01.18 The negative impact of androgen receptor expression on overall survival in ER positive breast cancer

T. Takeshita1, M. Okano1, E. Katsuta1, X. Peng2, L. Yan2, K. Takabe1  1Roswell Park Cancer Institute,Surgical Oncology,Buffalo, NY, USA 2Roswell Park Cancer Institute,Biostatistics & Bioinformatics,Buffalo, NY, USA

Introduction: The androgen receptor (AR) is one of the members of the steroid nuclear receptor family, which includes estrogen receptor (ER) and progesterone receptor (PR). AR is expressed in 50–90 % of breast cancers. The role of AR in breast cancer is mechanistically complex and remains controversial. Some in vitro data have shown that androgen and AR have a role in proliferation of normal and malignant breast tissues. High AR expression also demonstrated resistance to tamoxifen and aromatase inhibitors in both in vitro and in vivo systems. The possible mechanism of this resistance was that breast cancer tumor cells could be changed from ER-dependent to AR-dependent. Further, it has been demonstrated that AR supports estradiol-mediated ER activity in ER/AR both positive breast cancer cells. In this study, we investigated the association of AR mRNA and protein expression and patient survival using gene and protein expression data of the publically available large cohort.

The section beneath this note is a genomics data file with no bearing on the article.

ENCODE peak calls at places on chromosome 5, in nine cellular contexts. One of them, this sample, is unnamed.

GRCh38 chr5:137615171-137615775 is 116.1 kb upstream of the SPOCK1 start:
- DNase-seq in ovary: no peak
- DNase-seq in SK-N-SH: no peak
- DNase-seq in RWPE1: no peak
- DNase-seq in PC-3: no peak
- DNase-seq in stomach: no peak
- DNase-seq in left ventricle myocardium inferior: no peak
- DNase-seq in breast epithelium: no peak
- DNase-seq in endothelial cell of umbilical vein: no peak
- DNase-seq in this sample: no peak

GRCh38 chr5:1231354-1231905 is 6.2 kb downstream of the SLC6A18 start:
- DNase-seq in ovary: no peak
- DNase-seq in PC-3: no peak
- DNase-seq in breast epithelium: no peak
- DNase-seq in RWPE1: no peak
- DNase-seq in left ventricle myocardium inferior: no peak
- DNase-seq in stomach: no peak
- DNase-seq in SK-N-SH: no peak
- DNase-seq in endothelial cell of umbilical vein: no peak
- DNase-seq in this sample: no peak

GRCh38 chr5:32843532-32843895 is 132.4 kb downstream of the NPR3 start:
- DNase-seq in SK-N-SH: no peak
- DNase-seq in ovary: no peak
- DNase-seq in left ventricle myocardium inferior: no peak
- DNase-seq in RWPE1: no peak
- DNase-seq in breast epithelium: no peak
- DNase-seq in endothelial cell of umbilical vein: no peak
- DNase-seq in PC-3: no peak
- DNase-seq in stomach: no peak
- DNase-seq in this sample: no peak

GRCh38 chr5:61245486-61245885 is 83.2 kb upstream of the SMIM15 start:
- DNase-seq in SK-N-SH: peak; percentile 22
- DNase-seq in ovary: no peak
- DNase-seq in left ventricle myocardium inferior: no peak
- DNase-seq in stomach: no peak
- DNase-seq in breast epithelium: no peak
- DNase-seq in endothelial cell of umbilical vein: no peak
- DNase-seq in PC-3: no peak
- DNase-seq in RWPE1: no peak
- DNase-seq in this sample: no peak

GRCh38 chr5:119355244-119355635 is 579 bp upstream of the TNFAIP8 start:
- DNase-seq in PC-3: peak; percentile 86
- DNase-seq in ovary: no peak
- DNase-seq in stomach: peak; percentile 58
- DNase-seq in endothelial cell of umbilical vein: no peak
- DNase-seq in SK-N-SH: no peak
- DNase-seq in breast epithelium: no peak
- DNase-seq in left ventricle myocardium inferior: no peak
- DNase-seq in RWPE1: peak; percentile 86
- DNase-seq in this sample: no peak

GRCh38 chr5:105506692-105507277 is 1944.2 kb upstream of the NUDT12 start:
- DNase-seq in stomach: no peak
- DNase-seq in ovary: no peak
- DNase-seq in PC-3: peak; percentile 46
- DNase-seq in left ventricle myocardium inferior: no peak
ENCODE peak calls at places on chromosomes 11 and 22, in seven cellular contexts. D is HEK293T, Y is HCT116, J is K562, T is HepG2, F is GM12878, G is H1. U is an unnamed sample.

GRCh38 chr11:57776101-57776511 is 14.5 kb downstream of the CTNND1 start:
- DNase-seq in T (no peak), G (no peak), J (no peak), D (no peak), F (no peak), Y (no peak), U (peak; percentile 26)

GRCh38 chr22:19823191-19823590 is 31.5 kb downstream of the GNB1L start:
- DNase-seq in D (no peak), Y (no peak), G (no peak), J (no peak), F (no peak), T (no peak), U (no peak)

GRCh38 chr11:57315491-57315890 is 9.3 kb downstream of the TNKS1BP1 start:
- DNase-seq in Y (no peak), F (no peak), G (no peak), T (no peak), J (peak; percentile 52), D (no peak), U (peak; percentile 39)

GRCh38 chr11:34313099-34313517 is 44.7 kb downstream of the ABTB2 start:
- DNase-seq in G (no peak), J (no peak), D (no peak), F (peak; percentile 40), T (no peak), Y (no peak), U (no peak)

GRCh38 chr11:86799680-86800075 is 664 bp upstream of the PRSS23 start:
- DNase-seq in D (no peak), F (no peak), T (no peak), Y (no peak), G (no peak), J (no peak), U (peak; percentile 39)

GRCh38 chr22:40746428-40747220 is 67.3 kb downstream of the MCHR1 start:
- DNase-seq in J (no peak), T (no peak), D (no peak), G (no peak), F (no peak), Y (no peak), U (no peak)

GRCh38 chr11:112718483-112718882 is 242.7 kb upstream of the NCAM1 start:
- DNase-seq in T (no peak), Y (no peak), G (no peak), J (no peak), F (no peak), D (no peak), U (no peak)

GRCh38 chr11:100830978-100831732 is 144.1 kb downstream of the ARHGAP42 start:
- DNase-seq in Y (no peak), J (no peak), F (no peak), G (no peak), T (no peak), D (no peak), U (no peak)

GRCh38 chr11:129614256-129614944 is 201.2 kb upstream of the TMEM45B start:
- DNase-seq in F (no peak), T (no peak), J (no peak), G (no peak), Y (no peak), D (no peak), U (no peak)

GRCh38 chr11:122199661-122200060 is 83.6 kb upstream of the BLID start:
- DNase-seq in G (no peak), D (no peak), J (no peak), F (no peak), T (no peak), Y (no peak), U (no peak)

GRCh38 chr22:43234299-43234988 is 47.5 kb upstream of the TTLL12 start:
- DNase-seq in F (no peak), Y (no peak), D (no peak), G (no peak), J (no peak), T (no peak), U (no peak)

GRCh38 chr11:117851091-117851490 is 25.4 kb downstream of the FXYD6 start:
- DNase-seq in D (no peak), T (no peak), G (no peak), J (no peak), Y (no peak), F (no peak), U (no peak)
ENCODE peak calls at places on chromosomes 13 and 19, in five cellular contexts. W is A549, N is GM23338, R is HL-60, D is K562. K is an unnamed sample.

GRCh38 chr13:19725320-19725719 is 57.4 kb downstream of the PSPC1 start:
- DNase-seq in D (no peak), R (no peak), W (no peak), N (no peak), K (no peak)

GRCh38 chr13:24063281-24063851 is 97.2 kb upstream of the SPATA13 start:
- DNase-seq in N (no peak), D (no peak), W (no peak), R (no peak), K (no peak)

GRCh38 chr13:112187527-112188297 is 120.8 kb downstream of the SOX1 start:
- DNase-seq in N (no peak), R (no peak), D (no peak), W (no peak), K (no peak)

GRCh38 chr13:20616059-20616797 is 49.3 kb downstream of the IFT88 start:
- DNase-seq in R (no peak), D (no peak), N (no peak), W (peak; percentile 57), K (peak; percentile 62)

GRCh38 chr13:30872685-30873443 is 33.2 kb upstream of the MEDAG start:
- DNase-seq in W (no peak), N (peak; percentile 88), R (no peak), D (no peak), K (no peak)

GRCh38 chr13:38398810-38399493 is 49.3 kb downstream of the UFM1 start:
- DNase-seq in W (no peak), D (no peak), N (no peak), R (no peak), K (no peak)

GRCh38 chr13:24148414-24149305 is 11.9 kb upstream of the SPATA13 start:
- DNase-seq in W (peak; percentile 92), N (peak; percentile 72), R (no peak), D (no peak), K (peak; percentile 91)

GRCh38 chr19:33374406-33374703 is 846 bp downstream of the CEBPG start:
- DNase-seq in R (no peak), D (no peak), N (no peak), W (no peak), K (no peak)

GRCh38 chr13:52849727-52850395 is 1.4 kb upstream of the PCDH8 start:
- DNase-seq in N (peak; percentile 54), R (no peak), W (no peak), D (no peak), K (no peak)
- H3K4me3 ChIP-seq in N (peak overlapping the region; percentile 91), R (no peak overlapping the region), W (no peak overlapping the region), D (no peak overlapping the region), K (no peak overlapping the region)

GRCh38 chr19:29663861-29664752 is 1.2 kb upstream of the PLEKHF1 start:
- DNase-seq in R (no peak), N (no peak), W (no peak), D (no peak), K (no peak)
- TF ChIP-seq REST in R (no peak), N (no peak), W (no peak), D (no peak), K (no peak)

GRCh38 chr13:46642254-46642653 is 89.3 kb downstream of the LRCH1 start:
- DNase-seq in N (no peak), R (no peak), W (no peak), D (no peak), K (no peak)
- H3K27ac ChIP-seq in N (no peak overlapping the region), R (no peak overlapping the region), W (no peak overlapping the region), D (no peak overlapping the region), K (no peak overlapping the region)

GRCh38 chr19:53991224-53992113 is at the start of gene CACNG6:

Methods:  Clinical, gene and protein expression data were obtained from The Cancer Genome Atlas (TCGA) and METABRIC through cBioPortal. Disease free survival (DFS), overall survival (OS) , gene set enrichment analysis (GSEA) and CIBERSORT analysis were conducted comparing high and low AR expression groups, which were defined as lower quartile based upon previous publications.

Results: AR high and low expression group were 817 and 272 patients in TCGA whole cohort and 1068 and 356 patients in METABRIC whole cohort, respectively. AR expression was significantly higher in ER positive tumors compared to ER negative tumors (p<0.001) in both cohorts. The high expression AR group showed significantly worse OS in ER positive patients in TCGA cohort (p=0.007). In METABRIC cohort, AR high group showed significantly worse OS in Luminal B patients (p=0.007). No significant difference in survival was observed by AR protein expression in TCGA cohort. To explore the mechanism of these results, GSEA was conducted. As expected, it was demonstrated that androgen response related gene set was significantly enriched with AR mRNA high expression (Normalized enrichment score; NES=1.75, p=0.003). Protein secretion related gene set (NES=1.76, p=0.01) and estrogen response related gene set (NES=1.67, p=0.02) were also significantly enriched with high AR. On the other hand, DNA repair related gene sets was significantly enriched in AR low expressed tumors in ER positive tumors (NES=-1.75, p=0.01). In CIBERSORT analysis, AR high tumors were negatively associated with immune-eliminating cells, such as CD8 T-cells, Gamma-Delta T-cells and memory B-cells (p>0.01).

Conclusion: High expression of AR showed worse progress in ER positive breast cancer. High AR expression tumor was enriched estrogen response related gene expression that might associate with worse OS in ER positive patients.